Current events have validated and exemplified the points made in our comments last year.[1] Over the past year, a number of dramatic technical and business changes have begun or advanced relative to the utility industry. Several of these changes are particularly relevant to proposed utility-scale solar projects justified as needed to serve the San Diego area. Our updated comments below will focus on both state-wide issues in general and on the proposed Soitec Solar Development Program in particular.

Summary of Recommendation

We recommend the “No Project Alternative”—that the project not be permitted, and that public resources be directed to more promising and less damaging alternatives. Such would include distributed rooftop solar, solar gardens, and other forms of distributed energy resources (DER). All of the objectives of the California Environmental Quality Act (CEQA) could be better achieved without the Soitec or similar projects. The goal of creating utility-scale solar energy in-basin is misguided and has been overtaken by events. The Soitec project will not improve electricity reliability for the San Diego region as well as the alternatives that we suggest. Given the rapidly changing technological and institutional picture today, we do not believe that these alternatives need to be reconsidered.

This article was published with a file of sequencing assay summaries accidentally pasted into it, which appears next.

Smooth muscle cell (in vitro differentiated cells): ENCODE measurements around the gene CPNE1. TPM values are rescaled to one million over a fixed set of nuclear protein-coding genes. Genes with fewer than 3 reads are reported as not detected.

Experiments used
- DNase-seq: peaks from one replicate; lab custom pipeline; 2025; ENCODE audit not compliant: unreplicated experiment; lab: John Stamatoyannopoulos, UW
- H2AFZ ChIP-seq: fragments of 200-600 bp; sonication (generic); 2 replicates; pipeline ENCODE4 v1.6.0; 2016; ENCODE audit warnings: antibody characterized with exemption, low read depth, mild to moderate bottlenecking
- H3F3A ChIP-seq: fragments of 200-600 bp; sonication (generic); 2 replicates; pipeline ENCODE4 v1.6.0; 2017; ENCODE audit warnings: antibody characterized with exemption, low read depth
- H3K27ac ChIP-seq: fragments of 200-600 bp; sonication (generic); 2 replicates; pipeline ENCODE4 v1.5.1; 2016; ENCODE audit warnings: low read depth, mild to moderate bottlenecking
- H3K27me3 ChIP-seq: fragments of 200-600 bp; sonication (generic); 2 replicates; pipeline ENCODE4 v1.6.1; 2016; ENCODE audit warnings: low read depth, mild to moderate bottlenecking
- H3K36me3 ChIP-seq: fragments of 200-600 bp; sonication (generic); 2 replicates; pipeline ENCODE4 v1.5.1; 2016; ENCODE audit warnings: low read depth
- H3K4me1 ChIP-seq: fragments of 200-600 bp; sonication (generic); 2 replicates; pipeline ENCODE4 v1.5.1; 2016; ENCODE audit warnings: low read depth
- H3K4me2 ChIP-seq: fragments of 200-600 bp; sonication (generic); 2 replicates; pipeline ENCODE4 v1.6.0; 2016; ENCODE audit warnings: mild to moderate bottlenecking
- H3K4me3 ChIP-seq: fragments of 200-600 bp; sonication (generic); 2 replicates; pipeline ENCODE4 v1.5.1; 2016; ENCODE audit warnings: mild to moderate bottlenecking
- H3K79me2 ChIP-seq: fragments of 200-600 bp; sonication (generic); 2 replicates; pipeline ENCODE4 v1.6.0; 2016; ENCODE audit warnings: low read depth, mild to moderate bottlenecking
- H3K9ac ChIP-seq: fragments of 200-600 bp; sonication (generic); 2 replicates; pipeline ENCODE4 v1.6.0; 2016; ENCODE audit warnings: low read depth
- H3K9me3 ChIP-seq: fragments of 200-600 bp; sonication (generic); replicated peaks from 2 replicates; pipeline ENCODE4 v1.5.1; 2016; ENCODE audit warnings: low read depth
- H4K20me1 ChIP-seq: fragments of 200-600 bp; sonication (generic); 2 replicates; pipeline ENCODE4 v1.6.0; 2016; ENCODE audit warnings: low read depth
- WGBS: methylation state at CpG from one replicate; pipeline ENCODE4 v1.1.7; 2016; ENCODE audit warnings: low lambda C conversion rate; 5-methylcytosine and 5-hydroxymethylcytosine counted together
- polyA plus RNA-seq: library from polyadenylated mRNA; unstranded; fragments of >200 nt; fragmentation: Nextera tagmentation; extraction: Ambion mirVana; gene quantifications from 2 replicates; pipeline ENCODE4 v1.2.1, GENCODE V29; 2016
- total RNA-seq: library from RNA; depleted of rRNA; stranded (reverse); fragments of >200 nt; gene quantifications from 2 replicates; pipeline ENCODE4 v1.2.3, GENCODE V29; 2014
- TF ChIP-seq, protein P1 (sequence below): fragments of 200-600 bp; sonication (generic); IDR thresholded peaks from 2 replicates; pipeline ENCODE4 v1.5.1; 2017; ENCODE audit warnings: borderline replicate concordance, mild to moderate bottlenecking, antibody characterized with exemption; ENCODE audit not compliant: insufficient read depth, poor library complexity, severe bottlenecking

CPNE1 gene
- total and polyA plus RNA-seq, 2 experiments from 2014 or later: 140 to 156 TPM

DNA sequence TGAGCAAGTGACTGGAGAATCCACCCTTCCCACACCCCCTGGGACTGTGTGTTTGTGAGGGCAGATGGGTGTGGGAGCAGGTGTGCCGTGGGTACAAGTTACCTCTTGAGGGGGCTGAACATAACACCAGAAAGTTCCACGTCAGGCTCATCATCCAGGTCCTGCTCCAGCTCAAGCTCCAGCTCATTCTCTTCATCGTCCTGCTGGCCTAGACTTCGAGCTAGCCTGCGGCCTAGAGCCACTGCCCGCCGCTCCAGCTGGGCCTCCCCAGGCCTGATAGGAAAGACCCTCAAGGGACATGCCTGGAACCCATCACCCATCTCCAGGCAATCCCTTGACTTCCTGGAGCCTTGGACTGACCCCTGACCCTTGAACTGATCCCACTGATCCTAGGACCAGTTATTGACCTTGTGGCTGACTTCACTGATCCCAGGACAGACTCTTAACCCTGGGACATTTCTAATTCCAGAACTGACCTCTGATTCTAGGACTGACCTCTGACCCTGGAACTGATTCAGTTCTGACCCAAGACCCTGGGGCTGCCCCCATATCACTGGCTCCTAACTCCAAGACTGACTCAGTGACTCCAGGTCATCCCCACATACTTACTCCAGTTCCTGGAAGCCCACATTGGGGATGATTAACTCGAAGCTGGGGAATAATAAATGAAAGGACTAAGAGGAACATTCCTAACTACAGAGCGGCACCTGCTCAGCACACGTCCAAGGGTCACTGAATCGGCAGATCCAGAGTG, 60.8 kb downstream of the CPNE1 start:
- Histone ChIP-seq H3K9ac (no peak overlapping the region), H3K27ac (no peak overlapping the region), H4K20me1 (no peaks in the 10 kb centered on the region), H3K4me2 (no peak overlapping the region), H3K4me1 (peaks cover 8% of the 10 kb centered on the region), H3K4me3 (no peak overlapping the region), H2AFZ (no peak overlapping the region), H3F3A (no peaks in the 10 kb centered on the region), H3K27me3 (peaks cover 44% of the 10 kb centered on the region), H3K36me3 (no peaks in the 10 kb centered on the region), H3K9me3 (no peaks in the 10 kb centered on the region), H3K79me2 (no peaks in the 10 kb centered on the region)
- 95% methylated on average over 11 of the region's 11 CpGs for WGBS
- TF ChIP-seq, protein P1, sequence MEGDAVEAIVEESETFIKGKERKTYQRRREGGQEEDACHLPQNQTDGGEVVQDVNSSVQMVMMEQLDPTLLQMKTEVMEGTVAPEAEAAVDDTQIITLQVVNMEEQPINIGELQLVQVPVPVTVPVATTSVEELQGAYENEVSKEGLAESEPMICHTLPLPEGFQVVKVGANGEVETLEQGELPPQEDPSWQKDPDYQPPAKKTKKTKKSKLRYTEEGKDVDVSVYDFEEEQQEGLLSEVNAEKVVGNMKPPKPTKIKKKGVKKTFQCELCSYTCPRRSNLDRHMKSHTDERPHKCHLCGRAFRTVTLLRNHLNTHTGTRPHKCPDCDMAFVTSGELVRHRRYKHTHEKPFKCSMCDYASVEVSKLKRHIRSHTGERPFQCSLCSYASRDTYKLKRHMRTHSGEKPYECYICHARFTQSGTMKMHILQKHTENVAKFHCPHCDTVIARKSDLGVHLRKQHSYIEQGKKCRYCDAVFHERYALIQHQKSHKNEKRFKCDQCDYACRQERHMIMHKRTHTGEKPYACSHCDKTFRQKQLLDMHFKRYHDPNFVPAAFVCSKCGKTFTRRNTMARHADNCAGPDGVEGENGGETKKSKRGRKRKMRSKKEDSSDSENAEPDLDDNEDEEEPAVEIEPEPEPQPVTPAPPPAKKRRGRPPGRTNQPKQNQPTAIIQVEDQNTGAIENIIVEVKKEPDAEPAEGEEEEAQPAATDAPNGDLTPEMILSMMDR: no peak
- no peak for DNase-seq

Update on 2013 comments in regard to Soitec Solar Development Project

What’s new?

Several important developments have occurred over the past year that have significantly changed the strategic picture for electricity. The cost of photovoltaic panels (PV) and rooftop solar generation has dramatically dropped to the point that the utility industry is finding itself facing economic crisis. The ascendency of distributed energy resources in general, and rooftop solar in particular, has presented an existential challenge to the 130-year old investor owned utility (IOU) business model, according to the industry’s own internal experts—the Edison Electric Institute. Large-scale solar projects are becoming even more inappropriate, facing increasing costs and declining economies of scale. Such projects are largely propelled by financial interests and by utilities searching for ways of using renewables to continue their dependency on profits from return-on-capital assets and from commodity sale of electricity, both guaranteed by regulators.[2] We propose that encouraging rooftop solar and community-based solar gardens offers a far better path for the residents, ratepayers, and taxpayers of the San Diego region. The following describes some of the key relevant new developments in electricity and relates them to the Soitec Solar Development Project.

1. Dropping costs of distributed PV (DER—distributed energy resources)

The example of Germany